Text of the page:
By Allie Conti
By Keegan Hamilton and Francisco Alvarado
By Jake Rossen
By Allie Conti
By Kyle Swenson
By Chris Joseph
By Michael E. Miller
By Frank Owen
"Have a few beers and you never know where you'll go with it." That was the advice I received from a radio DJ when I called in to ask if there were a better Sunday-evening option to entertain my Canadian guest than reggae at the Banana Boat. So Brant and I took the bait. Dubiously. As we ordered our first beers at the Boynton Beach waterfront bar, we found ourselves awash in the glow of many strands of Christmas lights along a yellow striped awning.
The place definitely had a party feel (think: wedding or bar mitzvah rather than kegger) thanks to the three-piece band with the programmed drumbeats and the many families making the most of it. The island-inspired music moved many to dance on the wood-planked floor. At the bustling bar, some patrons were ordering two drinks at a time to minimize their wait.
As far as party spots go, it wouldn't be my ideal, but it was a people-watching paradise from the aging guy in an open leather vest, showing off a scroll of weathered tattoos rolling down his chest and belly, to the prim housewife in a tidy bob and Bermuda shorts with her tightly managed children. And, of course, there were all the beach bums and bunnies as well as the boaters who'd docked there, from rosy to roasted. Many had evidently spent the day on the water, and the degrees of their sunburns seemed directly proportional to their levels of inebriation.
"It's a strange crowd," I said, my nostrils prickling at the mingled scents of black muck and cologne in the Intracoastal's gentle breeze.
"There are many generations," Brant sagely observed.
Exactamundo, interjected a woman in a black Hard Rock cap. "It's one of the few places you can get hit on by an 80-year-old," she said.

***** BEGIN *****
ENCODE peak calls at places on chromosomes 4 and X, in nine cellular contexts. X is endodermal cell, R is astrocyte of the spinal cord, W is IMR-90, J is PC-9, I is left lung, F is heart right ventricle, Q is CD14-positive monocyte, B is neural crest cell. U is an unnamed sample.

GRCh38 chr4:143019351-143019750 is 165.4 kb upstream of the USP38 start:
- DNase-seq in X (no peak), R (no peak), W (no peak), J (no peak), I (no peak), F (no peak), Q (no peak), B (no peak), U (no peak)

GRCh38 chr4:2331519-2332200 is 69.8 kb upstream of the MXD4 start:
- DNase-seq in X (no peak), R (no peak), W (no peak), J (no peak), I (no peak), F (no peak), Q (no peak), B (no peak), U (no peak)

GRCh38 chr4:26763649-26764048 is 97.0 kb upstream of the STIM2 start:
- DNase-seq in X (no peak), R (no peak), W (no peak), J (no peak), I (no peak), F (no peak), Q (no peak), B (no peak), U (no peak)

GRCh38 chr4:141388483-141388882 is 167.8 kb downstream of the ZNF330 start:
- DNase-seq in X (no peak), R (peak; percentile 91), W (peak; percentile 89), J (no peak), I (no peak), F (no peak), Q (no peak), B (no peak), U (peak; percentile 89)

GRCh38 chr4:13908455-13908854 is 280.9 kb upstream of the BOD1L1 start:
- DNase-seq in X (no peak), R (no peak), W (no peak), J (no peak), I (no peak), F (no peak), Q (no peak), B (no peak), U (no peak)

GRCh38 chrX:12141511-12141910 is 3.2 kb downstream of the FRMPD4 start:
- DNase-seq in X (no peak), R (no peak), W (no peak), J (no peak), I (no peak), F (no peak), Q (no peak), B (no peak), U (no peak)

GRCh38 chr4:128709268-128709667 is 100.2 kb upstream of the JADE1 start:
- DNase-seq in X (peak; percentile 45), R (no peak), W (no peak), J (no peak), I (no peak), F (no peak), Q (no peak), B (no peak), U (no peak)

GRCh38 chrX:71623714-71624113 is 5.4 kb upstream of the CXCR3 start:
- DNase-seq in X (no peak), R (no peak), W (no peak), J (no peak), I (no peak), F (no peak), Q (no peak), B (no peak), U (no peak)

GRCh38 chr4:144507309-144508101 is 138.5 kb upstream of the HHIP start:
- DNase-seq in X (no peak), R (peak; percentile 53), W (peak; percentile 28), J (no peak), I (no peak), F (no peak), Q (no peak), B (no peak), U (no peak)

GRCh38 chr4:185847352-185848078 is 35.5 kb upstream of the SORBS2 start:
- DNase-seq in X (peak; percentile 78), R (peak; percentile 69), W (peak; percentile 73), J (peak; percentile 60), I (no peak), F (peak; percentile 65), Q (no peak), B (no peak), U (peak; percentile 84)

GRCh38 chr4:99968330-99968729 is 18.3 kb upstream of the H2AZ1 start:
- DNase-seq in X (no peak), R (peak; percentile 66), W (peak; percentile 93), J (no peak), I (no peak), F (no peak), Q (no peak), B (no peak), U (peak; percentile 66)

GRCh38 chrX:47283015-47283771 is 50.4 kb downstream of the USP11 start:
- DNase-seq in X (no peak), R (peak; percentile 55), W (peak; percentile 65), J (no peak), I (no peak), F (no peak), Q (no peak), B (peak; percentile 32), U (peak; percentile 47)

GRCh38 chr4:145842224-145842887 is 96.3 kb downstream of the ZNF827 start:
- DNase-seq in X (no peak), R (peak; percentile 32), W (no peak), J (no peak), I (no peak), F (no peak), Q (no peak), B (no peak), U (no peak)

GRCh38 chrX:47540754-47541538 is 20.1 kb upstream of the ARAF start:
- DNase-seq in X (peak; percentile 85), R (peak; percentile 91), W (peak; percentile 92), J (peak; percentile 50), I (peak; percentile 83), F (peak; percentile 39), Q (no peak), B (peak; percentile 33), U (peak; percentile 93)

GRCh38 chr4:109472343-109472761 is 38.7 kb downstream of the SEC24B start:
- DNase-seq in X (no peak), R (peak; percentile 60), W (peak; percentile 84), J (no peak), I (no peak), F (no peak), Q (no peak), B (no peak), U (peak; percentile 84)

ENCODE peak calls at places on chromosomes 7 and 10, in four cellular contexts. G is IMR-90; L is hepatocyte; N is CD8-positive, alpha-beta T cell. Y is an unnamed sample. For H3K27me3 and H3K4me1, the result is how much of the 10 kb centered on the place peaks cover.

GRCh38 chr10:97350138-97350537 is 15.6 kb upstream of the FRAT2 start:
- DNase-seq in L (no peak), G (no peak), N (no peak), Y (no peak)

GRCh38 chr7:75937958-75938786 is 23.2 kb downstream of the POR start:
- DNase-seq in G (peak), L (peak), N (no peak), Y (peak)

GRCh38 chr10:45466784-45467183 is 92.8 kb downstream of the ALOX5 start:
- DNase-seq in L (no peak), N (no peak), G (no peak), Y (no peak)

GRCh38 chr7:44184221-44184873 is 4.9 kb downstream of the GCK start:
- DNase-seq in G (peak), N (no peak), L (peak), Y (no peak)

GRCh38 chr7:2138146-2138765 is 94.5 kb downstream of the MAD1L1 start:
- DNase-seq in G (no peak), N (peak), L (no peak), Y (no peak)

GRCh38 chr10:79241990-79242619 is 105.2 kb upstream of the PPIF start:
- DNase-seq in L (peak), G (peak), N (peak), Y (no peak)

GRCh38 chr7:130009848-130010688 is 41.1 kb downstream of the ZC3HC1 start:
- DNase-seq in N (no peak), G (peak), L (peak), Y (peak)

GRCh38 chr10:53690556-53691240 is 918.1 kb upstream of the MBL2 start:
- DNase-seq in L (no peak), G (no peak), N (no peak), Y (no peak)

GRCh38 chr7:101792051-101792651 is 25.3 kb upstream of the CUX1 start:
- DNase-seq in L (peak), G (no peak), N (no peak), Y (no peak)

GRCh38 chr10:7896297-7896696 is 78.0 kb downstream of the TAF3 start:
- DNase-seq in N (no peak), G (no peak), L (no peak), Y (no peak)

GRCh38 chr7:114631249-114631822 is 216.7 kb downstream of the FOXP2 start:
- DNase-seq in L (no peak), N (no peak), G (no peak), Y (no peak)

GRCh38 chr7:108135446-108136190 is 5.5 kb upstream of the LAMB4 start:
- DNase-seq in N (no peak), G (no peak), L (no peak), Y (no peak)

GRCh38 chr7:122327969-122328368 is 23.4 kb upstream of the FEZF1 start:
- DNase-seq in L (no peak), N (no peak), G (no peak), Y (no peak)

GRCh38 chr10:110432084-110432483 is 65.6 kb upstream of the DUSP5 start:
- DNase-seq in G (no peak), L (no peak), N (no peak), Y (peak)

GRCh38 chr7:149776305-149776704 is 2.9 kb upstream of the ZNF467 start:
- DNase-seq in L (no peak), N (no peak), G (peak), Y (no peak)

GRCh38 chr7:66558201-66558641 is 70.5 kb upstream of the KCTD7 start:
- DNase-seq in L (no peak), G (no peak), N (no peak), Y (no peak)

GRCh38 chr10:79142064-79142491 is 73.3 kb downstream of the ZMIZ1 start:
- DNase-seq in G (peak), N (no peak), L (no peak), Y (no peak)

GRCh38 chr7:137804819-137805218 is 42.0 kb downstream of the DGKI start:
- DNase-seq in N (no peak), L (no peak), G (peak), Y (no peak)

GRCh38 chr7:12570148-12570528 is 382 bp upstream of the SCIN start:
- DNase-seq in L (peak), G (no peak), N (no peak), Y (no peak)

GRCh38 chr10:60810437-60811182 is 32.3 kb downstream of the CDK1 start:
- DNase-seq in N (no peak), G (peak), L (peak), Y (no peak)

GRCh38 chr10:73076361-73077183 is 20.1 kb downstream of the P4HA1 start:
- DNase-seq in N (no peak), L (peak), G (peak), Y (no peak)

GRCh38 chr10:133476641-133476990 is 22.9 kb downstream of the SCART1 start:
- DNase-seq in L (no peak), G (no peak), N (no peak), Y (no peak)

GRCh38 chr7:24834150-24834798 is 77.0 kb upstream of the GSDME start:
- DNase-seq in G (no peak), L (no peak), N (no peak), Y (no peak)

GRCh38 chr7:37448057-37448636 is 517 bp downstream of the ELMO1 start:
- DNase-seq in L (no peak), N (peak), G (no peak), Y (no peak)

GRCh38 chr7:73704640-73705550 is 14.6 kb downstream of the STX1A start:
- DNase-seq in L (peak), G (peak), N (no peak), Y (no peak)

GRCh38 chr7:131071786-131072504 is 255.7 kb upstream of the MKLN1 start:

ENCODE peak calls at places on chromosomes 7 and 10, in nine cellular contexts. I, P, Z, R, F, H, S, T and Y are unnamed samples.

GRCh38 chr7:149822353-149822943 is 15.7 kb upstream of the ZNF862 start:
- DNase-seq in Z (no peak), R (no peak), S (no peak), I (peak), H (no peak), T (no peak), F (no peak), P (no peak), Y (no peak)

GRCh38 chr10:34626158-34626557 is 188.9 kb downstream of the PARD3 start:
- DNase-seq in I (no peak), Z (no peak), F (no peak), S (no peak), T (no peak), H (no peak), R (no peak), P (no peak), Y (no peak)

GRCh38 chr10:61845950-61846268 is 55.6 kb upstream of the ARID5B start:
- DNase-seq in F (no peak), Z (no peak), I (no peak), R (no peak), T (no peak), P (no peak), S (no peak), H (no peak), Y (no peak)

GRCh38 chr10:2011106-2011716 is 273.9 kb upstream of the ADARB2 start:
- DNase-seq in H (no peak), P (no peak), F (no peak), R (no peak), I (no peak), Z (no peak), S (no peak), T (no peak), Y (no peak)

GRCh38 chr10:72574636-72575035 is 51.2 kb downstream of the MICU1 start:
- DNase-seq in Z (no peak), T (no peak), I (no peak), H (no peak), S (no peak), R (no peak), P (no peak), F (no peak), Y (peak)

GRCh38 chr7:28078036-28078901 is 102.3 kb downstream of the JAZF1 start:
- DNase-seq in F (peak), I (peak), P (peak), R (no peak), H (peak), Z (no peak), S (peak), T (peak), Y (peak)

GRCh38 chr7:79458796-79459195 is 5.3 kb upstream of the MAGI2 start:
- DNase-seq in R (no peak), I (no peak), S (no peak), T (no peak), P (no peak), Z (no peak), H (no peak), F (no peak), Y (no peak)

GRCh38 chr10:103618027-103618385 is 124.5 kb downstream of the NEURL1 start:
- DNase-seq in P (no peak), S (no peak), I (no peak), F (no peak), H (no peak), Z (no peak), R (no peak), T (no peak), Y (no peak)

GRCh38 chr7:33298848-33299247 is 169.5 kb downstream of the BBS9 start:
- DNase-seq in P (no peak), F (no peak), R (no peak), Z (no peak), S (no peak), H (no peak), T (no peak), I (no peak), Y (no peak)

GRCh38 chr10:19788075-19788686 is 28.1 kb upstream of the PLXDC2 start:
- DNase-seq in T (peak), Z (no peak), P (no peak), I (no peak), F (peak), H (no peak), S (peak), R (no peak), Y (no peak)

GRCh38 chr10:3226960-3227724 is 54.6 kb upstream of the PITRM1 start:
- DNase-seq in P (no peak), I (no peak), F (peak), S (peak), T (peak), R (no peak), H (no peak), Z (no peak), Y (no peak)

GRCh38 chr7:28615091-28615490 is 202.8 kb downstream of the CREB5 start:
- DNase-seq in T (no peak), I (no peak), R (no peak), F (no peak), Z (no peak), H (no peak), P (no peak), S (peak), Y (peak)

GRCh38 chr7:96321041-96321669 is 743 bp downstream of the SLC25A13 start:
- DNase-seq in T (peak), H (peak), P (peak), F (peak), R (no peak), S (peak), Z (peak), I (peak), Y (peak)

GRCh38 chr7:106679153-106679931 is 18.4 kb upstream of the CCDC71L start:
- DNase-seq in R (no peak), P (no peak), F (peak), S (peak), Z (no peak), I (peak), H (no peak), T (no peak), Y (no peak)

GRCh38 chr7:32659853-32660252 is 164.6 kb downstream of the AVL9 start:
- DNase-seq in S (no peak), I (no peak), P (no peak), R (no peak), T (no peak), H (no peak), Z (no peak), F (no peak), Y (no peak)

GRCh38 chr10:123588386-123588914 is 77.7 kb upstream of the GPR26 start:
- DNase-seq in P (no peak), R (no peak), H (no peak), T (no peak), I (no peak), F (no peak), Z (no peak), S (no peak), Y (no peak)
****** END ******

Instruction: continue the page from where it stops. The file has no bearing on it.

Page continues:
"Woohoo! Spring break!" squealed the young blond in the red bikini from across the bar.
And what better way to celebrate than a same-sex friction dance? The spring breaker began to grind her crotch on a middle-aged woman, who just laughed as another glassy-eyed blond pulled the dancer away in a tipsy wrestle. The two girls were definitely a pair, probably sisters. They flanked another attractive woman, with similar but matured features, who was flirting with a gentleman on her left while the girls celebrated their youthful beauty by pickling themselves.
Between them and Brant and me, another young group (green enough to be carded, anyway) had just arrived and was getting its drink on. I figured them for spring breakers too.
Not so, said a petite brunet with a Baby Phat foil logo across her chest. "They're here from France," she said.
"Pa-ree," added her tall, lithe friend before turning to her compatriots and spouting en français, which thanks to my meager public school French I understood enough to glean that she was discussing her French pronunciation of the capital city.
When I returned to the bar, the actual language barrier came in the form of a Bahamian beer label.
"How do you pronounce this?" Brant asked, handing me a Kalik, which was boldly advertised on a huge poster on the wall. "I asked the bartender, and he didn't know."
"Kah-LEEK?" I offered, then asked the new newcomers next to me for help.
"KAY-lick," the taller woman offered with a smile.
"Colic?" her fairer friend, who seemed otherwise bored, tried.
If I'd stuck with the Corona, the pronunciation challenge wouldn't have introduced us to Paige and Amy, New Jersey vacationers. They'd been told this was the place to be by "two separate and independent sources and an elder uncle in his 60s."
The ever-cheery Paige added: "My grandmother told me they were playing 'Ragu' music."
Overhearing my questions, a model-gorgeous brunet interrupted, boasting as if she owned the place: "This place is the bomb! It's got a good crowd, a chill atmosphere, it's on the water...," she said, punctuating her points with her hand by zigging on one point, zagging on the next. "I used to work here," she added, almost too proud.
"A lot of people drinking here used to work here... that's like the second one," Paige said. "Usually you don't see that. When I'm not working at a place, I leave."
Then again, her line of work probably didn't have banana-print miniskirt uniforms, tropical drinks, and a budget reggae band.
In the time it took me to guzzle the icy brew with the confusing name, I'd solved the beer pronunciation problem by switching to a Bahama Mama. As moonlight splashed across the black scrub and fractured in the little waves on the water, I took the first sip of my rum drink and spontaneously began to move to the island beat. I passed the drink to Brant. He was similarly inspired.
"Are those real or fake?" I wondered as a tall woman with double D's straining at her "Old Key Lime House" tank top stepped from a motorboat. Brant studied her.
"Go feel 'em... take one for the team in the name of research," I encouraged him.
But Brant's hamburger had arrived, and the only meat he was interested in was already in his hands. So I decided to let him eat in peace while I chatted with the newcomers.